the effects of LDN, and so should not be combined.  LDN should probably not be taken during
pregnancy.

LDN should not be used by people already receiving interferon (Beta Seron, Avonex, or Rebif).
Because LDN stimulates the immune system and interferon suppresses it, the two therapies are
incompatible.   The combination of these therapies does not cause any adverse reactions, but it is
believed that they cancel out each other’s effectiveness.  


What does it feel like to be on LDN?

At both high and low dosages, patients taking Naltrexone usually say they are largely unaware of
being on medication.  Naltrexone usually has no psychological effects and patients (at both high and
low dosages) don't feel either "high" or "down" while they are on naltrexone.  It is not addicting.


Why isn’t LDN routinely prescribed for MS?

Many physicians simply have not yet learned about the positive effects of LDN on MS symptoms.   
Because Naltrexone is a generic medication, there are no commercial marketing campaigns to
increase awareness of LDN in the medical community.   Other doctors may be hesitant to prescribe
LDN because it hasn’t yet been approved as an MS treatment by the FDA.  


Why hasn’t LDN been approved by the FDA for MS?

Naltrexone (in the higher 50mg dosage) was approved by the FDA in 1984 for opiate abuse
therapy, and again in 1995 for alcohol addiction.   Its safety and efficacy have been proven in
clinical trials.   In the much lower dosage of 3 or 4.5mg, Naltrexone has not yet been submitted for
FDA approval.  Federal regulations prevent the FDA from approving LDN as an MS therapy until it
undergoes specific clinical trials for MS.   


Why hasn’t LDN gone through a clinical trial as an MS therapy?

Clinical trials are usually initiated and funded by pharmaceutical companies, and these companies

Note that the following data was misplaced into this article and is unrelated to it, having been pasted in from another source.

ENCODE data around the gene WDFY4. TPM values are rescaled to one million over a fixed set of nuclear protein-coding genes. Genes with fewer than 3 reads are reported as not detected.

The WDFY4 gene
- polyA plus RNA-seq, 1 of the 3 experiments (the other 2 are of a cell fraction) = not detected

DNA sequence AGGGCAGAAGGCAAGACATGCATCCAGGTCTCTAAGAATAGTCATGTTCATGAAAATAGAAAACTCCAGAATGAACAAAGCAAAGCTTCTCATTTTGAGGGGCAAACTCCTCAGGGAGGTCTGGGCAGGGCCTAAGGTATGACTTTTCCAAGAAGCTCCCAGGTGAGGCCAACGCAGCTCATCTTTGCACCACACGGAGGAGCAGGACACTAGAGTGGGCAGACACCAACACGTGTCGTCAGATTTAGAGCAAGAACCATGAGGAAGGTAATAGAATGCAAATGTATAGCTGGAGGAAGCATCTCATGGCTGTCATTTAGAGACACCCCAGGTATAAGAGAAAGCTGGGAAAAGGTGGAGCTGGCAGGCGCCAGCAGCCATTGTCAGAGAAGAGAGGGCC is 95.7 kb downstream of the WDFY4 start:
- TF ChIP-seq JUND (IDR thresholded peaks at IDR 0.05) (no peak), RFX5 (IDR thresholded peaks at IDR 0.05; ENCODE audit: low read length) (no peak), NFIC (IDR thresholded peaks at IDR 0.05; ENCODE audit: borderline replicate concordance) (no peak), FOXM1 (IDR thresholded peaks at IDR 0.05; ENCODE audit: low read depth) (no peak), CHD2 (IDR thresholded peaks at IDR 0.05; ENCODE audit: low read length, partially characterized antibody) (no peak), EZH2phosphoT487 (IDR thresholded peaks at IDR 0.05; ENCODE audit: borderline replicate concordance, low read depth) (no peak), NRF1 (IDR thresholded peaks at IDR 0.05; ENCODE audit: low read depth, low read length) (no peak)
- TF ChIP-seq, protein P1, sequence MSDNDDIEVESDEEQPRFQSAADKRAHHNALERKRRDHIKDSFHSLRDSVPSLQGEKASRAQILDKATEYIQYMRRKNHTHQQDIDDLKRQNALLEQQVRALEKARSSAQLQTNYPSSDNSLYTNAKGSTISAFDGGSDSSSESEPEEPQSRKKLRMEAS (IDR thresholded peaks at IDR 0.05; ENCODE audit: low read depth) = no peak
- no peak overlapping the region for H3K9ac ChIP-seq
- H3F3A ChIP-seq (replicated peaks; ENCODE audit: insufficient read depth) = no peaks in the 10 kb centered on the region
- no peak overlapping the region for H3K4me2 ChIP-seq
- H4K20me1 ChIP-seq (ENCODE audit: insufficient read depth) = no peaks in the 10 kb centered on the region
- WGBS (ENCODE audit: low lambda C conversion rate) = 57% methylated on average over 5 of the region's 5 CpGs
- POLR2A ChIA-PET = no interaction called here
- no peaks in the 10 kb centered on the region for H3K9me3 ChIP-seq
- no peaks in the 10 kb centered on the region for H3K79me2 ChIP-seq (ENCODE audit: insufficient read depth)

are not interested in promoting or marketing LDN.


Why aren’t pharmaceutical companies interested in exploring the
possibility of  LDN as an MS therapy?

Naltrexone was developed so long ago, it is now a generic drug, manufactured by many different
companies.   Since no single company owns exclusive manufacturing rights, Naltrexone can be
manufactured and sold very inexpensively by any pharmaceutical company.  

This means that LDN can't make anyone any money.  Pharmaceutical companies are not eager to
fund clinical trials for a drug that will make them no profit.  Also, if LDN were FDA-approved and
became a preferred treatment for MS, the pharmaceutical companies who make the expensive
ABCR drugs could lose millions of dollars.


Are there any plans for a clinical trial for LDN as an MS therapy?  

In May 2007, the MindBrain Consortium, the Department of Psychiatry of Summa Hospital System of
Akron, Ohio, and the Oak Clinic for the treatment of Multiple Sclerosis, announced a study of the effects
of treating MS with LDN.

In March 2007, the University of California, San Francisco Medical Center, implemented a double-blind,
randomized, placebo-controlled, crossover-design study of the effects of LDN on 80 MS patents.

In December 2006, a study of LDN in MS was begun in Milan by neurological researcher, Dr. Maira
Gironi.

In August 2004, the LDN Research Trust (www.ldnresearchtrust.org) was created in England.  
Organized by a group of patients who have been helped by LDN, the Trust’s mission is to raise
funds for the initiation of clinical trials for LDN.  In conjunction with the Trust, Dr Alasdair Coles, a
neurologist and MS specialist from Cambridge University, and Dr Robert Lawrence of Wales, himself
an MS patient, are currently working on a proposal for a clinical trial of LDN for the treatment of MS.

Since LDN has also shown promise as a therapy for other autoimmune disorders, there has research
activity in that area.  In September 2007, the Institutional Review Board in Bamako, Mali, approved
plans for a clinical trial of LDN in HIV-infected citizens of Mali.  In July 2007, Stanford Systems
Neuroscience and Pain Lab began organizing a study of LDN for the treatment of fibromyalgia.


Has LDN as an MS therapy been reported in any of the major medical journals?

Most medical journals are not interested in reviewing a drug therapy that has not yet had a clinical
trial.  However, the peer-reviewed medical journal Medical Hypothesis recently published an article
about the LDN’s success as an MS therapy.   (For full text, see: ldners.
org/Articles/LDN_Medical_Hypotheses.pdf )


Can a doctor legally prescribe LDN?  

Yes.  While it is illegal for a pharmaceutical company to market or promote a drug for a use other
than that approved by the FDA, it is NOT illegal for a physician to prescribe an FDA-approved drug
for a non-FDA-approved use.  This is called an “off-label” prescription, and physicians do it all the